Tin soldiers and Nixon coming

Tin Soldiers

Tin Soldiers by David Chadwick

Tin Soldiers is a reimagining of the ‘Kent State massacre’ on 4 May 1970, when four students were shot dead by part-time soldiers of the Ohio National Guard during an anti-war  protest. Nine other students were injured and sixty soldiers wounded by bricks, bottles and other missiles hurled by protesters.

This tragic event sent shockwaves throughout the USA, forcing many universities and colleges to follow Kent State and shut their doors to their students.  

My novel plays out a similar situation in an imaginary scenario. For dramatic purposes, it takes a number of fictional turns but the personal crises are very similar: how might you react if you were looking down the barrel of a rifle at someone you went to school with? How would you feel if armoured vehicles came to town – along with military helicopters and two-ton trucks loaded with soldiers with rifles, bayonets and gas masks? 

Just as importantly, what if you were one of those soldiers and the people jeering and throwing rocks at you were former classmates? Sons or daughters of your employer? The boy or girl next door? If you feared for your life, would you pull the trigger?

The event that triggered the Kent State tragedy was Richard Nixon’s order to invade Cambodia. The country shared a long border with Vietnam and Viet Cong guerrillas often fled to safety over that border after attacking American and South Vietnamese positions during America’s involvement in the Vietnam War (1955-75).

TANKS ON THE STREETS – An armoured personnel carrier (APC) takes position in downtown Kent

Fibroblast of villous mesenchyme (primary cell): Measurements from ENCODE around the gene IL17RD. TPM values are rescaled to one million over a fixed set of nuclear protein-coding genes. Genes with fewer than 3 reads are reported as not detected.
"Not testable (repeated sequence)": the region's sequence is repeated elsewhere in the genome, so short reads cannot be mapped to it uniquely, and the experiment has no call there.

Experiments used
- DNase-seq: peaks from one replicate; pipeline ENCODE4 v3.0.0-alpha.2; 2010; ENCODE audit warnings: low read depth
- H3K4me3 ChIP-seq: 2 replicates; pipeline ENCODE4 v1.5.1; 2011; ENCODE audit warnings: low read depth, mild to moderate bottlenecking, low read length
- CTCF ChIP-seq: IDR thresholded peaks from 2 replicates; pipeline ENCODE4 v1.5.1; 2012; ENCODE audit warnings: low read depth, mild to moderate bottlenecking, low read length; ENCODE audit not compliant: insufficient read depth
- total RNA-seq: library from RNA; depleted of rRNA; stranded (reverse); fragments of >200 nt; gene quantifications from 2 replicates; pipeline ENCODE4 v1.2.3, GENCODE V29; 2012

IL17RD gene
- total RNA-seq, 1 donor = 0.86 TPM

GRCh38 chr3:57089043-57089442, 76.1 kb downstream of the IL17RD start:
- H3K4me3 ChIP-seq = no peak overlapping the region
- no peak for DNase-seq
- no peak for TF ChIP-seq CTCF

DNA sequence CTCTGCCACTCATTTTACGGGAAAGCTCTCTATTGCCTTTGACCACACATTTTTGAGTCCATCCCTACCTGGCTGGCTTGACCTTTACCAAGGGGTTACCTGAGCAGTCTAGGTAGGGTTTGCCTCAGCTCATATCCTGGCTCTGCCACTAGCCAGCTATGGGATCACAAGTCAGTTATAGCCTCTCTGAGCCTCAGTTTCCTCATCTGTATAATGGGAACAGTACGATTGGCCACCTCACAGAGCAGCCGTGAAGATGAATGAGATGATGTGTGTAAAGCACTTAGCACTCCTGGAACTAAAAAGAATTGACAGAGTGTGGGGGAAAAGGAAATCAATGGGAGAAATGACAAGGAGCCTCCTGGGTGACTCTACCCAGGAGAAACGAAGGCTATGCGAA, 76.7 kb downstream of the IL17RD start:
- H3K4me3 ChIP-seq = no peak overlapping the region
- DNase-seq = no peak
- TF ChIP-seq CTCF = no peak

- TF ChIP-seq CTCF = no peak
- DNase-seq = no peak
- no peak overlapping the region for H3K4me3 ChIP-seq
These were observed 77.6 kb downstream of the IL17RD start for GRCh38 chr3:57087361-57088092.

The logic is easy enough to follow, but the real-world consequences were calamitous.  Cambodia was destabilised by the invasion, and eventually saw the rise of genocidal dictator Pol Pot. In the USA, the offensive was regarded by many in the political centre and on the left as the escalation of a ruinous war from which America should instead have been extricating herself.

One of the great rewards of writing historical fiction is discovering factual material that is so outrageous, so outlandish that you really couldn’t have made it up. This period in American history is perhaps the strongest example I have come across – and the bar is exceptionally high.

The small Ohio town of Kent, for instance, had a population of about 28,000 in 1970 but law enforcement was the responsibility of two separate police departments – one for the city and one for the campus. However, the no-nonsense generals commanding the National Guard didn’t recognize this demarcation. After being implored by a faculty member not to move against the campus protesters, Brigadier General Robert Canterbury replied, ‘These students are going to have to find out what law and order is all about.’

STUDENT ANGER – A young protester hurls an object at the National Guard soldiers on Kent State University campus

And despite the deployment to Kent of 1,400 guardsmen – that’s one soldier for every five households – General Canterbury ended up ‘apparently by accident’ marching onto the campus with a detachment of fewer than fifty guardsmen.

This followed one of the most astonishing meetings in the history of US higher education –  a meeting attended by National Guard commanders, senior police officers and ambitious politicians, but not one university representative. Among attendees was Ohio State Governor Jim Rhodes, polling badly in a race for the US Senate, and tough-talking county prosecutor Ron Kane, a man who knew a vote-wining situation when he saw one and harboured congressional ambitions of his own.